Another threat — and the Super Bowl
Published 8:04 pm Saturday, February 2, 2013
By SFC Ed Holland
Another day has dawned here in Afghanistan, and it brings the same rituals. Wake up, gym, shower, breakfast and our operations center.
With all the talk on Capitol Hill about troop withdrawal and 2014, we are constantly glued to the news. What will happen? The rumors spread like wildfire. But as leaders we must talk about facts and our current situation.
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We had a serious issue recently. As a fuel truck arrived, our military working dogs alerted us to a potential problem. This is never a good thing, especially with the threat level high.
My first thought was that my executive officer and I had the command-team responsibilities in the absence of our first sergeant and the commander, who had gone to another forward operating base for the day.
“Handle it and keep me informed,” our lieutenant said, so we got together with our personal security detachment platoon sergeant and developed a plan. Together, the three of us have an abundance of experience and knowledge. He readied his guys, and I got my guys together.
We called to get assistance from explosive ordinance disposal, which arrived promptly. The driver was tested and came back positive for explosive residue on his hands and inside the truck.
We were thinking one thing: VBIED!!! A vehicle-borne improvised explosive device is one of the many deadly things here in country. They are meant to kill, maim and destroy as many people and as much equipment as possible.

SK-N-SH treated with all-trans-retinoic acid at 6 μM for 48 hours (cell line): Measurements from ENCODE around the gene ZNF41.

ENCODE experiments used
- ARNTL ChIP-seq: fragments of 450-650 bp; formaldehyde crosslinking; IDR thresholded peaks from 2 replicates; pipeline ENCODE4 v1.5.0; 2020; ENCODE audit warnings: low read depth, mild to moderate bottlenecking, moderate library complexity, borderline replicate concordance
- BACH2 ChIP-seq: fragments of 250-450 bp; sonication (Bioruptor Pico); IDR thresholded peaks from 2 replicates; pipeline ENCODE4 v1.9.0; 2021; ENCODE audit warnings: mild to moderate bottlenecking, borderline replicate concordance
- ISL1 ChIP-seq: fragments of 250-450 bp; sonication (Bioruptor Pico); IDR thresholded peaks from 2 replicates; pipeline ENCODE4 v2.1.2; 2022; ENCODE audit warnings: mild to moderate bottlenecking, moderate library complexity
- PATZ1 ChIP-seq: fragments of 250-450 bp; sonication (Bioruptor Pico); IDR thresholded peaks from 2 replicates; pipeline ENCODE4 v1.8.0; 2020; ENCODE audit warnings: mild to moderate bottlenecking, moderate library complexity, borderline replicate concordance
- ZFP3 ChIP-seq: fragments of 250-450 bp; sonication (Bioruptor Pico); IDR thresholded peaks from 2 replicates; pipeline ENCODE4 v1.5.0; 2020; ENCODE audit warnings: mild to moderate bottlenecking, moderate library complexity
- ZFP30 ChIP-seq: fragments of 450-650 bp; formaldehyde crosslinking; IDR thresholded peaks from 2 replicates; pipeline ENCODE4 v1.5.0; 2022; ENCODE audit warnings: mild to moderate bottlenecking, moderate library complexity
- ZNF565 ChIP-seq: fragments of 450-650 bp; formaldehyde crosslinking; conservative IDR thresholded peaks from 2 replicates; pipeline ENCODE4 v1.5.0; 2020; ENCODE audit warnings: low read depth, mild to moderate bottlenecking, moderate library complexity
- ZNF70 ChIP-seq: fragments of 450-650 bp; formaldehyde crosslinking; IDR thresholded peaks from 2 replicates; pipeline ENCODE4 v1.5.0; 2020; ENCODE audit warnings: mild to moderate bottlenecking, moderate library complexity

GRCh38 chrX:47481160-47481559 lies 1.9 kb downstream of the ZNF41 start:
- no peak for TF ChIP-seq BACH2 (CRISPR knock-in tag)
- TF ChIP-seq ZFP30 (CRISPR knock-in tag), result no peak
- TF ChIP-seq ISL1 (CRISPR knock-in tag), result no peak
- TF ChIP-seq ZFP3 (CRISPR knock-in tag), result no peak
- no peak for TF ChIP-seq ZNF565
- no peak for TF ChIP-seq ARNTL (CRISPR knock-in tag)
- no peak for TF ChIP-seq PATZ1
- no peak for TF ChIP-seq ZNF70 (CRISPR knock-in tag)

We couldn’t let that happen. We detained the driver and secured the area. My intelligence guy was with the detainee doing his thing, and we alerted the base and diverted traffic away from the area.
I asked myself, “What would 1SG (First Sgt.) do?” Finally, I realized, “Do what you have been trained to do, and explain your actions later.”
I called 1SG and briefed him on what occurred, from start to finish. “Thanks for the update,” he said. “You’ve got it covered.”
But it wasn’t just me. Sgt. First Class Phil played a huge part, along with Lt. Gooding. These guys are great. They give me all the support I could ever ask for. But it shows how important communication is in our business. Without it, this situation could have gone horribly wrong.
No matter where you are in this country the threat is always high.
After all was cleared and the truck and driver were hauled away, I sat in my chair for a cigarette and thanked God I am surrounded by great non-commissioned officers and officers, who work together to secure this base and the soldiers on it.
I take my job very seriously. I am responsible for the security and safety of more than 500 soldiers, civilians and local nationals. I have to bring all my soldiers home. Our time is getting short, but we have no time to get complacent. The enemy will do all it can to harm us and deter our mission. We stay prepared and ready.
On a better note, we are getting ready for the Super Bowl. I am a diehard Dallas Cowboys fan, but I am pulling for the Baltimore Ravens. They are playing for a purpose. My brother Marcus is a diehard 49ers fan. I can just see him with his sweatshirt on and that hat. I will call my brother and heckle him.
As we prepare our snacks, soda and chips for the big game, one thing will remain true here: We are united, and occasions like this bring us all together and reinforce the love and dedication. Many people look at it as just a game. We here at FOB Lightning look at it as bonding time, fun time, for those of us who have spent the past five months together. The game airs at 4:30 a.m. here, but we will watch.
So when the National Anthem starts, do me a huge favor. Stand up, place your hand over your heart and remember us here at FOB Lightning. Thousands of soldiers in Afghanistan are fighting to ensure you can enjoy the game in peace.
Enjoy the game and Go Ravens!
Sgt. First Class Ed Holland, a 1989 graduate of Suffolk High School, has been in the U.S. Army for 18 years. He is on his sixth deployment, including five to Iraq and one to Afghanistan.